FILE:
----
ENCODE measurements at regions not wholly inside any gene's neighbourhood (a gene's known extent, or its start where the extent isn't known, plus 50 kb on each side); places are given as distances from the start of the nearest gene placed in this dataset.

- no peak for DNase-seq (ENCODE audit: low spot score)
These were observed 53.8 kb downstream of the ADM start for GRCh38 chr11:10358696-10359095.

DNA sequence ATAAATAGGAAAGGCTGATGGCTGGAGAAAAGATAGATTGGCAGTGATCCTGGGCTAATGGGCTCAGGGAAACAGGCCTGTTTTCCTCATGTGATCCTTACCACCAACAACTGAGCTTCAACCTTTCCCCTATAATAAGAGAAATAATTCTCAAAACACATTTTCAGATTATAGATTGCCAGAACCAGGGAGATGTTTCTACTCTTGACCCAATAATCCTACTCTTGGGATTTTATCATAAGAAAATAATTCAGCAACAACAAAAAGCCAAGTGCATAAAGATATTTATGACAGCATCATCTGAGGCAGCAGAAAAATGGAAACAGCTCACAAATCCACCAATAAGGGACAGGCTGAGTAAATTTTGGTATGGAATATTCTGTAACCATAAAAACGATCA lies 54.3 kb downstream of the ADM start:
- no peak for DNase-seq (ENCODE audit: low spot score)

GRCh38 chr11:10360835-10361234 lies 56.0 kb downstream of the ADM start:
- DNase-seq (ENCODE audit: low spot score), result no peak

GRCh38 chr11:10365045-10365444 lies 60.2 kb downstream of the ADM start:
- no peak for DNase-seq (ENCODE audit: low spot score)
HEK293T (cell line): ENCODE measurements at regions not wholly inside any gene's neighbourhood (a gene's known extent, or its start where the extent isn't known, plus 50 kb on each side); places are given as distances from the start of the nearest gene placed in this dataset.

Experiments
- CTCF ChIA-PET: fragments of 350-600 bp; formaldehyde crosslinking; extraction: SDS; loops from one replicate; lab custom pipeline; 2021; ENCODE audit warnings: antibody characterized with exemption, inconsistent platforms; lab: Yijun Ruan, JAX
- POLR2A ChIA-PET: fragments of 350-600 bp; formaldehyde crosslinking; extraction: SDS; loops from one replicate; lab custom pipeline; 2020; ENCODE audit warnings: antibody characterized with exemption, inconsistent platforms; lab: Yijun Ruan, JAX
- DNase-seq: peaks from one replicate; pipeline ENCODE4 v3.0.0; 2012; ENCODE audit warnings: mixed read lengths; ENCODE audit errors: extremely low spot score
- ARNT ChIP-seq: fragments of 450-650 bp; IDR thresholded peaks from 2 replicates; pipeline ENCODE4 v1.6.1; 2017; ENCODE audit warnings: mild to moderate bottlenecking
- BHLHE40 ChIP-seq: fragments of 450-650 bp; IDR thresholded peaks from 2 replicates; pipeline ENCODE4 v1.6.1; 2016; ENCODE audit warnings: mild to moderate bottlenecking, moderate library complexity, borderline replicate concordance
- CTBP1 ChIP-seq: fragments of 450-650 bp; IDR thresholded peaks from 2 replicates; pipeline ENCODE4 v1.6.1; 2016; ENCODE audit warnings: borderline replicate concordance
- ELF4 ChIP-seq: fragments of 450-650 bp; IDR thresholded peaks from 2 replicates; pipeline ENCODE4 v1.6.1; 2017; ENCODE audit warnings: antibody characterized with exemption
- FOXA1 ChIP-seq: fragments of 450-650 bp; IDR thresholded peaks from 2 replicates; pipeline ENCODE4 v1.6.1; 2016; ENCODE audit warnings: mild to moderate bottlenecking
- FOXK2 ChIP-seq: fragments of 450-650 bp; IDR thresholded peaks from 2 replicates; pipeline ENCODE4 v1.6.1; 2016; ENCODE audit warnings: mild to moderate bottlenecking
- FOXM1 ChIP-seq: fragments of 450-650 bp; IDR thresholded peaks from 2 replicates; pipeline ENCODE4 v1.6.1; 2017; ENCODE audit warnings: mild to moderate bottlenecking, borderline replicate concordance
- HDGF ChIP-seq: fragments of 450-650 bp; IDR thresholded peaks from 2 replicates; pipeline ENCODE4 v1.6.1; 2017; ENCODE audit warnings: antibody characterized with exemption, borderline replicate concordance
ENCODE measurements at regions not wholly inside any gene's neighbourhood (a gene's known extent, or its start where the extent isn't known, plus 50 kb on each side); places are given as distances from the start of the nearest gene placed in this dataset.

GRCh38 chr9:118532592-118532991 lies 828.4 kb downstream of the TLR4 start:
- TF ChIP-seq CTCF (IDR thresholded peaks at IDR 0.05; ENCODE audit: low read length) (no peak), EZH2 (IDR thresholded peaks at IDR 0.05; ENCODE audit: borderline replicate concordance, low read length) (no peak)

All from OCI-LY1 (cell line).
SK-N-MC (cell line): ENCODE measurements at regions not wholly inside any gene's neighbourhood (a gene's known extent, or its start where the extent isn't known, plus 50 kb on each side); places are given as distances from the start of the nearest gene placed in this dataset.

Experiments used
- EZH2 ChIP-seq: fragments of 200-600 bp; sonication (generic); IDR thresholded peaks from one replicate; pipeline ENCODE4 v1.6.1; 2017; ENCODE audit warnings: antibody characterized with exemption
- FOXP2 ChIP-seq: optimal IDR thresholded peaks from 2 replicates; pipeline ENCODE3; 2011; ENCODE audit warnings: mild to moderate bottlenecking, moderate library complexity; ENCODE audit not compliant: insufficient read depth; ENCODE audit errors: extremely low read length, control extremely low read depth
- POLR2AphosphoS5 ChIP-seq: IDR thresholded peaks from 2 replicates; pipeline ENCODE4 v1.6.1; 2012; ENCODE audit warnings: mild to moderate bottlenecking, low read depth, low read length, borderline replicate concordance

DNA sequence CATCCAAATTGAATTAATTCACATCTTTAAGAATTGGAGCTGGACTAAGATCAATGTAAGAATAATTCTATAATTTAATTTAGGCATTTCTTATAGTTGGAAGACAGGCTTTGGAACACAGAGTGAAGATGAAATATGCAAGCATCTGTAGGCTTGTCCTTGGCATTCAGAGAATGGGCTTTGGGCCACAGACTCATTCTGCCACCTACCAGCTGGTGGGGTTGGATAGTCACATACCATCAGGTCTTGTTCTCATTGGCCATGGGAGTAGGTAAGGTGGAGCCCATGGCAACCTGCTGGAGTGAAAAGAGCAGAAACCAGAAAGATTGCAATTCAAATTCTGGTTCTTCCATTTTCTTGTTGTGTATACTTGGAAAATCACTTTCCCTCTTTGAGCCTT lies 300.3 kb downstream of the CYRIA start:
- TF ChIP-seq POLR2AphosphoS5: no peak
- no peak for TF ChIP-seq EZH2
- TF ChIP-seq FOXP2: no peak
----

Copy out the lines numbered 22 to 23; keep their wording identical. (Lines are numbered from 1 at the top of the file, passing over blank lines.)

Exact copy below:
- HDGF ChIP-seq: fragments of 450-650 bp; IDR thresholded peaks from 2 replicates; pipeline ENCODE4 v1.6.1; 2017; ENCODE audit warnings: antibody characterized with exemption, borderline replicate concordance
ENCODE measurements at regions not wholly inside any gene's neighbourhood (a gene's known extent, or its start where the extent isn't known, plus 50 kb on each side); places are given as distances from the start of the nearest gene placed in this dataset.